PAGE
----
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Publication numberUS5208687 A
Publication typeGrant
Application numberUS 07/849,338
Publication dateMay 4, 1993
Filing dateMar 11, 1992
Priority dateMar 12, 1991
Fee statusPaid
Also published asDE69229298D1, DE69229298T2, DE69232644D1, DE69232644T2, EP0508592A2, EP0508592A3, EP0508592B1, EP0726484A1, EP0726484B1
Publication number07849338, 849338, US 5208687 A, US 5208687A, US-A-5208687, US5208687 A, US5208687A
InventorsHidefumi Yoshida, Kazutaka Hanaoka, Kimiaki Nakamura, Makoto Ohashi
Original AssigneeFujitsu Limited
Export CitationBiBTeX, EndNote, RefMan
External Links: USPTO, USPTO Assignment, Espacenet
Liquid crystal display device having a liquid crystal capsules dispersed in the first liquid crystal and including therein a second liquid crystal
US 5208687 A
Abstract
A liquid crystal device including a liquid crystal layer comprising a liquid crystal of a dispersed type in which molecules of the liquid crystal are randomly distributed. The liquid crystal layer (14) includes a first liquid crystal (16) existing between the orientation layers of the first and second transparent plates and liquid crystal capsules (20) dispersed in the first liquid crystal and including therein a second liquid crystal (18), for preventing light leaking. Also, the liquid crystal panel has a scattering value greater than 1 percent, where the scattering value is defined by a percentage of a ratio of an intensity of light transmitted by the liquid crystal panel to that of the source of the laser beam without a liquid crystal.
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Claims(9)
We claim:
1. A liquid crystal device comprising a first transparent plate (10) having transparent electrode means and an orientation layer, a second transparent plate (12) having transparent electrode means and an orientation layer, a liquid crystal layer (14) inserted between the first and second transparent plates, a first polarizer (32) arranged on the outside of the first transparent plate, and a second polarizer (34) arranged on the outside of the second transparent plate, wherein the liquid crystal layer (14) includes a first liquid crystal (16) existing between the orientation layer of the first transparent plate and the orientation layer of the second transparent plate, and liquid crystal capsules (20) dispersed in the first liquid crystal and including therein a second liquid crystal (18).
2. A liquid crystal device according to claim 1, wherein a film (26) is arranged between one of the first and second transparent plates and one of the associated polarizers, the film having anisotropic indices of refraction of a negative uniaxial type, the first and the second liquid crystal having anisotropic indices of refraction of a positive uniaxial type.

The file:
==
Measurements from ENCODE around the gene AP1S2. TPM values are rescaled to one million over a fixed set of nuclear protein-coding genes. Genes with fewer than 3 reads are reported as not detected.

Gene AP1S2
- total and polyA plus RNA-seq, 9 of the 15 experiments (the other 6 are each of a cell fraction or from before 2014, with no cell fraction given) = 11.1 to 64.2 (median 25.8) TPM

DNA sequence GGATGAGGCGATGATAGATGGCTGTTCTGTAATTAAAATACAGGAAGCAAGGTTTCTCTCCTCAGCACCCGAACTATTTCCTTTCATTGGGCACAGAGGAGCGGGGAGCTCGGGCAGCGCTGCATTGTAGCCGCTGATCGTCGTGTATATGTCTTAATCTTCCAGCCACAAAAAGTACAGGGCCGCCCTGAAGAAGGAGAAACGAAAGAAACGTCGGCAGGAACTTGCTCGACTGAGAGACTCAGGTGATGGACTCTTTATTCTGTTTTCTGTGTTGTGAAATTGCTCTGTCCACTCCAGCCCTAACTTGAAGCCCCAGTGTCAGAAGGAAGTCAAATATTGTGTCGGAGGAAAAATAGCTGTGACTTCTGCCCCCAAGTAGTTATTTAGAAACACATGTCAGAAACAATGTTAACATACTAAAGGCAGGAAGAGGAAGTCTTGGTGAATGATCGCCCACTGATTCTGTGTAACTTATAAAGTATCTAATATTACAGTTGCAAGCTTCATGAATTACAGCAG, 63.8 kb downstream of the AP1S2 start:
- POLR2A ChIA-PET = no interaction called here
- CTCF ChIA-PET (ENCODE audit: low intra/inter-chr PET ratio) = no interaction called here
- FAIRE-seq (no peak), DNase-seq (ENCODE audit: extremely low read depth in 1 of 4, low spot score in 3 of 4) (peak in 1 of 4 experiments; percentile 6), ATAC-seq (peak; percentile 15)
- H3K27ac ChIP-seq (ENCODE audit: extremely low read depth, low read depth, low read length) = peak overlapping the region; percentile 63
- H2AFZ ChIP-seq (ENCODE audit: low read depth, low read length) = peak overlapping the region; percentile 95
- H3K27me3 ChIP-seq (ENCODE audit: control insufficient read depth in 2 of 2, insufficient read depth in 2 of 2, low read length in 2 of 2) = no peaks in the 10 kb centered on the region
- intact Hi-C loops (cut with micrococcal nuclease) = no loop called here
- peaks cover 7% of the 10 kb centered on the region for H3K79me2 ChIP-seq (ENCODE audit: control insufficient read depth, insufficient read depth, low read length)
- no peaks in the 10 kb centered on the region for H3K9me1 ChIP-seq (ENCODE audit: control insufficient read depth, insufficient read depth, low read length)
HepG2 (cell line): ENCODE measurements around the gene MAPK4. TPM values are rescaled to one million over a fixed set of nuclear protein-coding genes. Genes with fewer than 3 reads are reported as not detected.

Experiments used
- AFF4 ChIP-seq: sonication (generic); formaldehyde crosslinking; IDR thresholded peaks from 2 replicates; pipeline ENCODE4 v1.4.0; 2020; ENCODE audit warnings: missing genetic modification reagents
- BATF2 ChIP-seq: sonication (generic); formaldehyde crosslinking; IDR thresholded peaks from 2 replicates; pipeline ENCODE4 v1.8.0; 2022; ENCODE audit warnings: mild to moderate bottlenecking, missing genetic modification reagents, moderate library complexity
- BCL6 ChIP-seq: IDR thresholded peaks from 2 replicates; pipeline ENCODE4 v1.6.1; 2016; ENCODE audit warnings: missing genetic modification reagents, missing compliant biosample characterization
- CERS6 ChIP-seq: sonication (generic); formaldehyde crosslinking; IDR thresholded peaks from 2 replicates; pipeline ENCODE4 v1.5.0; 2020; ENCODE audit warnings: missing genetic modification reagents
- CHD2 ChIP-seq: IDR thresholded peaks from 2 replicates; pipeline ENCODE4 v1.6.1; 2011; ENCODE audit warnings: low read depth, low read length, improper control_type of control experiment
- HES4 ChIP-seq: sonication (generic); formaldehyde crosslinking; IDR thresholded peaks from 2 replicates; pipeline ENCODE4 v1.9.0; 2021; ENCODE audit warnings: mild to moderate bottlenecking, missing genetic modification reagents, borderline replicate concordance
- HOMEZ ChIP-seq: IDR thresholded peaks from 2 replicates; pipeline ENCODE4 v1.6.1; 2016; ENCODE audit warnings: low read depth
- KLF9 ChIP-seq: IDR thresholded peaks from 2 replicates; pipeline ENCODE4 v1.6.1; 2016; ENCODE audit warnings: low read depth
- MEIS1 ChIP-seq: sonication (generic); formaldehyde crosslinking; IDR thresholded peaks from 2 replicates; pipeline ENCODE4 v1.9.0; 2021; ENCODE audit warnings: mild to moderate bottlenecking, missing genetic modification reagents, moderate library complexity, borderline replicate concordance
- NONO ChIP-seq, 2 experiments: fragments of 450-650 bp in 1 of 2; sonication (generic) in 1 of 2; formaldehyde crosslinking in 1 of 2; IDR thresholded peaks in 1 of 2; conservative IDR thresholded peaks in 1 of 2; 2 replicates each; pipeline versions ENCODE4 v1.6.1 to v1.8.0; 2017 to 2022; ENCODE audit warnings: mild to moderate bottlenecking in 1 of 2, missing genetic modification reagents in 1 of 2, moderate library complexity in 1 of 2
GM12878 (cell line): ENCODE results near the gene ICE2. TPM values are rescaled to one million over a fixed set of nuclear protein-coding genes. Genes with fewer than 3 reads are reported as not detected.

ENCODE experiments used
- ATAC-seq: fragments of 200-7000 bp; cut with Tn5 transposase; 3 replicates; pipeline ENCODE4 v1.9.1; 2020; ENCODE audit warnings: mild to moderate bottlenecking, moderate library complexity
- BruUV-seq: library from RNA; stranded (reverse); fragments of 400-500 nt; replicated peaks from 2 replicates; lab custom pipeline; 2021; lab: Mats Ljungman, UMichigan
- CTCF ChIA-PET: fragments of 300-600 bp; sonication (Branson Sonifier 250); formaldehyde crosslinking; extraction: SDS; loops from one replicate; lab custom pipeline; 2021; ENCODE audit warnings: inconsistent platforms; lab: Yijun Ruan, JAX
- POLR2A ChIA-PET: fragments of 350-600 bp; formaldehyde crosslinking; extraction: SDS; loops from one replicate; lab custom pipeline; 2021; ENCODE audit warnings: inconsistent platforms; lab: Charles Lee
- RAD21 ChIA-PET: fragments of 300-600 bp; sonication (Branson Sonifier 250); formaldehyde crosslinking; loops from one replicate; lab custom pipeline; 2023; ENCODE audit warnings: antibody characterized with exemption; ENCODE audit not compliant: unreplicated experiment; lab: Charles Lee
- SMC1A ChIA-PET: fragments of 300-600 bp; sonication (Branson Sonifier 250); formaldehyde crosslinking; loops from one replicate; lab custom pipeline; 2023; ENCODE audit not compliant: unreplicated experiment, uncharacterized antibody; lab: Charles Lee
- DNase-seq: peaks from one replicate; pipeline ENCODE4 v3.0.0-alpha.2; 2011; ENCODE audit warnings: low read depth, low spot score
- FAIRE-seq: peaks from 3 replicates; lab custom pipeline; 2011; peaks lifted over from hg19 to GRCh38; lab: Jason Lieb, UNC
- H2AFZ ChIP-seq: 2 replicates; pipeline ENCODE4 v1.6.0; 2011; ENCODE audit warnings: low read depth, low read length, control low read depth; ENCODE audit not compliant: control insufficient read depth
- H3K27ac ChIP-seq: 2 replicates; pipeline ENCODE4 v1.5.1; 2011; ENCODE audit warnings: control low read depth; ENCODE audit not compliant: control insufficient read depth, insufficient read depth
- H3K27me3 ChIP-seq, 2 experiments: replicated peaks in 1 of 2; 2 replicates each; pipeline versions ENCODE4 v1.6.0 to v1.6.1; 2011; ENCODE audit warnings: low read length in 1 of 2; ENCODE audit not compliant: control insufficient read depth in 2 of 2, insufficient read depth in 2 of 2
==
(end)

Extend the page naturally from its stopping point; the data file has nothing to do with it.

3. A liquid crystal device according to claim 1, wherein the orientation layers of the first and second transparent plates each comprises a perpendicular orientation layer of a type sufficient to cause molecules of the first liquid crystal (16) to be oriented perpendicular to the first and second transparent plates.
4. A liquid crystal device comprising a liquid crystal panel including a first transparent plate (10) having a transparent electrode means, a second transparent plate (12) opposed to the first transparent plate with a small gap therebetween and having a transparent electrode means, and a liquid crystal layer (14) inserted between the first and second transparent plates, and first and second polarizers (32, 34) arranged, respectively, on the outside of the first and second transparent plates;
wherein the liquid crystal layer comprises a liquid crystal of a dispersed type in which molecules of the liquid crystal are randomly distributed when the voltage is not applied to the liquid crystal so that an incident light impinges on the molecules of the liquid crystal to scatter and molecules of the liquid crystal uniformly rise relative to the first and second transparent plates when the voltage is applied to the liquid crystal; and
wherein the liquid crystal panel has a scattering value greater than 1 percent, where the scattering value is defined by a percentage of a ratio of an intensity of light transmitted by the liquid crystal panel that is measured by arranging the liquid crystal panel between a source of laser beam and a light detector in such an arrangement that the light detector receives divergent light from the liquid crystal panel within the angular range of approximately six degrees, to that measured by arranging the source of laser beam and the light detector in the same arrangement without a liquid crystal.
5. A liquid crystal device according to claim 4, wherein the scattering value is greater than 3 percents.
6. A liquid crystal device according to claim 5, wherein the scattering value is within the range from 7 percent to 20 percent.
7. A liquid crystal device according to claim 4, wherein the first and second polarizers (32, 34) have transmitting axes of polarized light in a perpendicular relationship to each other.
8. A liquid crystal device according to claim 4, wherein a film (26) is arranged between the liquid crystal panel and the one of the polarizers; the film having anisotropic indices of refraction of a negative uniaxial type; the first and the second liquid crystal having anisotropic indices of refraction of a positive uniaxial type.